Because the Russian forces there did not have the artillery support, because they were not expecting the attack, and because their more motivated troops had been positioned on a different axis, they broke. The way I’d frame this is that they have low morale, are highly susceptible to shock. Shock leads soldiers to start behaving as individuals rather than groups, and when that happens, forces collapse, or formations collapse.

FP: There’s been a lot of coverage of the last few days of nationalist figures in Russia and influential war bloggers on Telegram speaking out and criticizing the failure of Russian forces. Do you think that if Russian President Vladimir Putin feels backed into a corner, we may see increasingly erratic behavior? Is the risk that they could resort to using a tactical nuclear weapon? 

JW: The risk of tactical nuclear use has been there the whole time. I think it has been made very clear to the Russian government, the severity of the consequences of them doing that, and I don’t think that using a tactical nuclear weapon would actually get them out of the problem they’re in. It wouldn’t change the calculus for Ukrainians. The Ukrainians already see this as an existential conflict. The density of forces means that the Ukrainians actually don’t present a very good military target for tactical nuclear use. So I’m not going to say it won’t happen. It’s always been a risk, but in terms of the risk of wider escalation, it’s very serious for the Russians. And I don’t think it actually wins them any of their objectives in Ukraine.

FP: Is there any prospect for the Russians to recover morale after a defeat like this?

JW: Morale is very, very difficult to recover when you get to this point, unless you are able to achieve some sort of success that gives soldiers the belief that they are likely to survive, or at least that if they stick it out, then they’re likely to succeed. At the moment, neither of those things are true.

FP: What kind of options are available to the Russian General Staff now; what kind of decisions will they be looking at?

JW: I honestly don’t think that the General Staff is the place where the decision matters at this point, because what the General Staff had been ordered to do is no longer viable militarily. And so there has to be a political decision by Putin as to what they’re actually trying to achieve. And then once that determination is made, the General Staff can make some decisions about how they prioritize their resources. If the decision is that they are to hold those positions as best as possible and go on the defensive to protract the conflict, then that’s one thing, with the Russian theory of victory being that they collapse Ukraine economically, by convincing the West to longer underwrite its economy, that’s one line of effort. I think the timeline on that is getting increasingly pessimistic for the Russians.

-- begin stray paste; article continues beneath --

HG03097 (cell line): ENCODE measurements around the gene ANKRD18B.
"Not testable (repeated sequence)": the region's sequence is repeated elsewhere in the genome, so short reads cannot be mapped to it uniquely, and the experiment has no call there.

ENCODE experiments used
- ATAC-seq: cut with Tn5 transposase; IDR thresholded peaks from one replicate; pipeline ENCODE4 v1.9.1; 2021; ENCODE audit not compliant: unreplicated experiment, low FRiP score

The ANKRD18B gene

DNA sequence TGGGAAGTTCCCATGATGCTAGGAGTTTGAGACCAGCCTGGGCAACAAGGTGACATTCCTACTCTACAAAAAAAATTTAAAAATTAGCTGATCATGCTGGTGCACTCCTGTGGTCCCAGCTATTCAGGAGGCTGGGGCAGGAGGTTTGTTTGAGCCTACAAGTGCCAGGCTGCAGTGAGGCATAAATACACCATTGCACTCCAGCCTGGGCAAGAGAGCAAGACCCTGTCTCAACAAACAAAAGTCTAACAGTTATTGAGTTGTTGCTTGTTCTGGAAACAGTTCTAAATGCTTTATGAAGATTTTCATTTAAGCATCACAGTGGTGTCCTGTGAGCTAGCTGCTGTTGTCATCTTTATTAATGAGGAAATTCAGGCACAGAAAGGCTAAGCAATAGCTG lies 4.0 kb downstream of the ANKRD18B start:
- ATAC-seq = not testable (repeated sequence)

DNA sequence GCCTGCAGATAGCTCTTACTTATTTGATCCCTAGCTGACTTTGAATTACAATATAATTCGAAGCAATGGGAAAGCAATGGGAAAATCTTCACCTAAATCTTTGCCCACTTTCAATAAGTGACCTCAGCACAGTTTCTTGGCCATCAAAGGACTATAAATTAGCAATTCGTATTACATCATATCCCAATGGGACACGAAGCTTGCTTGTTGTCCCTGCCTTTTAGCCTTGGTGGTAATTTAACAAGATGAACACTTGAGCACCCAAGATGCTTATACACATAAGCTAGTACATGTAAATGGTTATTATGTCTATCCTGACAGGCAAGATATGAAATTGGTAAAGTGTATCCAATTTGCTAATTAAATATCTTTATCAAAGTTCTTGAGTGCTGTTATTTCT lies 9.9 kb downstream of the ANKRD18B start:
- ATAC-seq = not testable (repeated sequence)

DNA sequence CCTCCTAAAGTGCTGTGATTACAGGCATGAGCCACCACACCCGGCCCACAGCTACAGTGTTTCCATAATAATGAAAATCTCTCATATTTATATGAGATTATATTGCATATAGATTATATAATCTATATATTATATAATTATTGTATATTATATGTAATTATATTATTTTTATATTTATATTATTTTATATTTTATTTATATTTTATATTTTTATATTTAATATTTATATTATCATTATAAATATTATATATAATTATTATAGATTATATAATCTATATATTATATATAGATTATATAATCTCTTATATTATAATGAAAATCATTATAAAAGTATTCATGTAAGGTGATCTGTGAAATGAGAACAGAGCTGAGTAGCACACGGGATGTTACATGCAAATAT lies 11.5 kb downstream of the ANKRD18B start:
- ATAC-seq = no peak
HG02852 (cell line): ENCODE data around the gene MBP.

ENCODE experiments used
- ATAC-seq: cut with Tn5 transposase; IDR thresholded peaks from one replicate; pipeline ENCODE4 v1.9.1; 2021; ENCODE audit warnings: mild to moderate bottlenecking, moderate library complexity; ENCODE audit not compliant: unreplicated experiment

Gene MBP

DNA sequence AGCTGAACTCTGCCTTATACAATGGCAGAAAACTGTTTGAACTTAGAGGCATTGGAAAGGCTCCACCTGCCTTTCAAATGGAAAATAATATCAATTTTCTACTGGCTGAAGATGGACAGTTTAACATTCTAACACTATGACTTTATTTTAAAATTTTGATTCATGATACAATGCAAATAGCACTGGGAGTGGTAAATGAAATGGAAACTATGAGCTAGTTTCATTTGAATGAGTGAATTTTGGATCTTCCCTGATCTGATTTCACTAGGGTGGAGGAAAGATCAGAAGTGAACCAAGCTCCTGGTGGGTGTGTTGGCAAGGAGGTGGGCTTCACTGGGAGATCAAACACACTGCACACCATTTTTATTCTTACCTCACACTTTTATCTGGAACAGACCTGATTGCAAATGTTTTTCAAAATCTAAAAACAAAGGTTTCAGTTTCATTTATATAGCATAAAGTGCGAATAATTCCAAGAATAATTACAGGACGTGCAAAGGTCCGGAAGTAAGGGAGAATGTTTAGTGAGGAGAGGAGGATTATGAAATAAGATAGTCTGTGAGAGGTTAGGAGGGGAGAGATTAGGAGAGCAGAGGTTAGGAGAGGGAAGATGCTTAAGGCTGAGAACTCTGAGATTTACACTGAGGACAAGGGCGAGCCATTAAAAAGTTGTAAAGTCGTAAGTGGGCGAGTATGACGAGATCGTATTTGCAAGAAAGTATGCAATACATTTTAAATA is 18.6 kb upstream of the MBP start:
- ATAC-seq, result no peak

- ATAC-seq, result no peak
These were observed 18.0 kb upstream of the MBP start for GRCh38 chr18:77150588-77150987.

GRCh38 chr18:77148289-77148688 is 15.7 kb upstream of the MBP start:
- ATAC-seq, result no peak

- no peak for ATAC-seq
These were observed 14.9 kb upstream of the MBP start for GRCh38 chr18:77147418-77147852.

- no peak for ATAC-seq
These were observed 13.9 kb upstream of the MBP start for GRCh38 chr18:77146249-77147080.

FP: Is it too soon to call this moment a turning of the tide?

JW: No, no, the turning of the tide was already in July. The Russians’ capacity to conduct offensive operations was crippled by the extensive range of long-range strikes by the Ukrainians against their logistics and command and control.

FP: Right, and that was when they started to get long-range weapons from the United States. How important has the increasingly powerful weaponry that Ukraine has gotten from its Western partners been in this changing of the tide?

JW: Critical in two ways. Firstly, as I say, some of the specific weapons systems undermined the Russian system of fighting. In the first days of the war, Western support was more symbolic than significant. It was mainly Ukrainian artillery stocks that got them through the first month. Now, Western support is critical, because Ukraine is so dependent on us for all the ammunition and spare parts. So we are their strategic depth at this point. 

FP: What are the risks for Ukraine here, are they at risk of getting overextended?

JW: I think that’s something they can manage. They are at risk of it, but they’re very cognizant of this, and in some ways if the Russians commit reserves to recover the territory they’ve lost, they can’t then use those reserves against Donbas [in eastern Ukraine]. So in some way, even if the Russians achieve some tactical success against the units that are pursuing the western group of forces, that would still operationally favor the Ukrainians.

Amy Mackinnon is a national security and intelligence reporter at Foreign Policy. Twitter: @ak_mack